A History Lesson With Booze ®

The Abolitionist’s Old Fashioned

This week back in 1856, Massachusetts senator Charles Sumner fell victim to a serious congressional beat down at the hands of his southern cousin, Sen. Preston Brooks of South Carolina. After hearing this very un-civil story, you’ll want to abolish negative thoughts about your fellow citizens with this cocktail

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By John L. Magee (c.1820–c.1870) (Lithograph reproduced here) [Public domain], via Wikimedia Commons
By John L. Magee (c.1820–c.1870) (Lithograph reproduced here) [Public domain], via Wikimedia Commons

The History Lesson

This week back in 1856, The first battle of the civil war was fought in the U.S. senate. Here’s the background: Kansas had just become a state. Now Kansas had to decide whether to allow slavery. Abolitionists and pro-slavery forces from other states moved in and started attacking each other — people called the showdown “Bleeding Kansas.”

Now, Massachusetts Senator Charles Sumner hated slavery. And the violence inspired him to deliver a speech in the Senate. It took two days. During which he outraged most of the slave-owning South. Particularly South Carolina. He accused the state of quote “shameful imbecility,” and mocked its Senator’s stutter. South Carolina Representative Preston Brooks wasn’t a big fan of Sumner’s speech. Especially because that stuttering Senator? Was his cousin. Brooks figured the disrespect had to be avenged.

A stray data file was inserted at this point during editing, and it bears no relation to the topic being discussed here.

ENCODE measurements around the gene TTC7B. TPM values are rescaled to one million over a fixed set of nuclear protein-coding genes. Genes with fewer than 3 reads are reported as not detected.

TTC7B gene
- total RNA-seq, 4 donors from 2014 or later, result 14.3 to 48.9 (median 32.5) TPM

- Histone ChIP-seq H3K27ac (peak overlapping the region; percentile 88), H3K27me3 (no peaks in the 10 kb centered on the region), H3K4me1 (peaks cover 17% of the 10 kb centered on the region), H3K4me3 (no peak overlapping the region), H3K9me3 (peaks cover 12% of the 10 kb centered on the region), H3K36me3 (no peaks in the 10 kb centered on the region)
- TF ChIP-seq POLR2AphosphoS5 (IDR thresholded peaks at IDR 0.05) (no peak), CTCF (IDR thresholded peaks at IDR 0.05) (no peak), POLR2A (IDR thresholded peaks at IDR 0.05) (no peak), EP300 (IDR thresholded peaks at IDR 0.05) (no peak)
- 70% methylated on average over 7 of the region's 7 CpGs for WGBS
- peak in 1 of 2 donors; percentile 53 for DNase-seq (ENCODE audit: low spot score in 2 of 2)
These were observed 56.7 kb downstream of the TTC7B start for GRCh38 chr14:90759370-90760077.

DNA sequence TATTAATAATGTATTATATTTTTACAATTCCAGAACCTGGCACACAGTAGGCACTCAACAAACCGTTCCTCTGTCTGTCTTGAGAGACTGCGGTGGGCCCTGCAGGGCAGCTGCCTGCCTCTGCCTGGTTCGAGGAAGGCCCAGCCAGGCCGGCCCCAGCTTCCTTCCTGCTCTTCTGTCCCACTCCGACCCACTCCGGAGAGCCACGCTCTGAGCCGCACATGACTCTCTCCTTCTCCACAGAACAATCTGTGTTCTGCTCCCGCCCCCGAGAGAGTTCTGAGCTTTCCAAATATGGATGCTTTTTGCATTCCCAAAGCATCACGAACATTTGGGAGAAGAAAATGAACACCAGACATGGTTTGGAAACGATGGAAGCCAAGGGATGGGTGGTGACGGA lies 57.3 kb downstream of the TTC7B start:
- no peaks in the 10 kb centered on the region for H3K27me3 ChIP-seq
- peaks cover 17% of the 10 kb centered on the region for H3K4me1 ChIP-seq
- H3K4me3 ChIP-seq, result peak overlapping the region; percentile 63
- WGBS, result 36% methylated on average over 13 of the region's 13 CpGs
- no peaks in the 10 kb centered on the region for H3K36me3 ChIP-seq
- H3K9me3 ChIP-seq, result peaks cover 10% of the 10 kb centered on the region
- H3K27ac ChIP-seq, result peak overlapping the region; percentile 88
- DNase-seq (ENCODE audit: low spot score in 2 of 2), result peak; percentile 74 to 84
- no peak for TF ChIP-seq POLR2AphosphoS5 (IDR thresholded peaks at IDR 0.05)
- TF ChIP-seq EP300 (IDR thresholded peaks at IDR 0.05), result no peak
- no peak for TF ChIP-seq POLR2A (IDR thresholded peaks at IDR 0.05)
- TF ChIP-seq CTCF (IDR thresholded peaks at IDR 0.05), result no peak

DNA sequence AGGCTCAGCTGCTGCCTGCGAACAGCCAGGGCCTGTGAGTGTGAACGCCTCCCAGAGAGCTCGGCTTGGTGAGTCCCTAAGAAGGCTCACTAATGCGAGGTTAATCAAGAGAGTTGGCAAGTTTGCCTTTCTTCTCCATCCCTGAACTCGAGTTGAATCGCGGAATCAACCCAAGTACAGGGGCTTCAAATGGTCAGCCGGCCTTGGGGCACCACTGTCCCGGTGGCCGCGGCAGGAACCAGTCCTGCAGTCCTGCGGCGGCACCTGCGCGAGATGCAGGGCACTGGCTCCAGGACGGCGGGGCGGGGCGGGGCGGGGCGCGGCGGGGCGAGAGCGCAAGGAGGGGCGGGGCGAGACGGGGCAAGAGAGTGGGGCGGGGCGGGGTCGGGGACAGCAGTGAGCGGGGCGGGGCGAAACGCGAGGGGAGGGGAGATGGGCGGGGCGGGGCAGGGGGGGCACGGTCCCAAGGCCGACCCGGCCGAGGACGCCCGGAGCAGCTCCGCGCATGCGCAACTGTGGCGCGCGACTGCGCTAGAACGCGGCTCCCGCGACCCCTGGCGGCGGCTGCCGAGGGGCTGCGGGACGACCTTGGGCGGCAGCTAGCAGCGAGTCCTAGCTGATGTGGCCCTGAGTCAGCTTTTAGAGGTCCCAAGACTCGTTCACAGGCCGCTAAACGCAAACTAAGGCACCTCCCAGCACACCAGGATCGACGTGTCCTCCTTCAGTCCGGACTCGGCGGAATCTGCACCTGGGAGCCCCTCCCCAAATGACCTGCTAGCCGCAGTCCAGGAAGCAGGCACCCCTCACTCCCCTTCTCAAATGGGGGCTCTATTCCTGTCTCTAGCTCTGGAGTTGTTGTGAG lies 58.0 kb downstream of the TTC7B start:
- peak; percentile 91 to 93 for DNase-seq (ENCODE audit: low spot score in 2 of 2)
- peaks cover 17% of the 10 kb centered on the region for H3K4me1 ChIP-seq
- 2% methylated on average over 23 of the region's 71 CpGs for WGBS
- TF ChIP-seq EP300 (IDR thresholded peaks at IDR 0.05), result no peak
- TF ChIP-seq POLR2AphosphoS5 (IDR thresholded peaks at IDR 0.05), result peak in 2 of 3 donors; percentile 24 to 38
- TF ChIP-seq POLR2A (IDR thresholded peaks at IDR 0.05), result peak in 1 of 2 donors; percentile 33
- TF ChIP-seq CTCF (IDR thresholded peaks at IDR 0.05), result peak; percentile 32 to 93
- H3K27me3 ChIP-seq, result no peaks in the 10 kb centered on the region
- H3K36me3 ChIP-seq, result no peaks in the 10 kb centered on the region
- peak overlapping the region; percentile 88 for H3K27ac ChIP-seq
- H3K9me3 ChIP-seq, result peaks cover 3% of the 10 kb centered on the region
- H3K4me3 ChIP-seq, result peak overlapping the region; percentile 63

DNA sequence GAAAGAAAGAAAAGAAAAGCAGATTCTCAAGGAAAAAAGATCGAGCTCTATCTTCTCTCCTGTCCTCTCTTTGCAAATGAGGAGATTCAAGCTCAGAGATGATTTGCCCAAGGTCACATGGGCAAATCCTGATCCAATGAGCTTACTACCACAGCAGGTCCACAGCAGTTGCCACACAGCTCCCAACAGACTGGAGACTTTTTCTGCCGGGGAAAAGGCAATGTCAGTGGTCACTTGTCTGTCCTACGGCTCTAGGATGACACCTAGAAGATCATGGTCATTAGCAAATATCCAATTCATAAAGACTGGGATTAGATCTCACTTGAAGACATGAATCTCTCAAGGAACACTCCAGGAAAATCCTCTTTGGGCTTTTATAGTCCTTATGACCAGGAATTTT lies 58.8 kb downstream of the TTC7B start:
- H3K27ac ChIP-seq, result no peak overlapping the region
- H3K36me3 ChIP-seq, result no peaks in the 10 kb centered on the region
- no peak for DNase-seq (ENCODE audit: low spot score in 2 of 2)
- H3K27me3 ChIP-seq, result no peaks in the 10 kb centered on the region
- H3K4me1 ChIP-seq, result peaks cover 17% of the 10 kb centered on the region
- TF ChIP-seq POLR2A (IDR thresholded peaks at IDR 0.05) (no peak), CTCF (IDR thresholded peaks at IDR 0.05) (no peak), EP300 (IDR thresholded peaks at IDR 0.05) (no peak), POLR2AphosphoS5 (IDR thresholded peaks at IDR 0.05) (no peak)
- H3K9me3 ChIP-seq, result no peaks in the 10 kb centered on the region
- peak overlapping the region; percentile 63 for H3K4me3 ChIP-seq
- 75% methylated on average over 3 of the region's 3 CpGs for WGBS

Two days later, Sumner sat in the Senate chamber writing letters. That’s when Brooks walked up and beat him over the head with a thick wooden cane. Sumner tried to protect himself, but Brooks kept at it until Sumner blacked out and the cane broke. Later, Brooks’ admirers sent him replacement canes. One was inscribed with the phrase: “hit him again.” Brooks got fined $300 for the assault. He was reelected the following term. Sumner took three years to recover, and by the time he returned to Congress Brooks had died. They wouldn’t have had to serve long together, though: Five years after the beating, the actual civil war began.  

The Booze

The Abolitionist’s Old Fashioned

as concocted by bar manager Jackson Cannon of the Eastern Standard in Boston :

Ingredients:
In an Old Fashioned glass, add:

  • 1 sugar cube soaked in angostura bitters
  • 1 dash orange bitters
  • splash of soda water

Muddle, fill with ice and add:

  • 2 oz. Hurricane rum
  • 1/2 oz. Napoleon Liqueur

Instructions:
Beat it mercilessly and enjoy.

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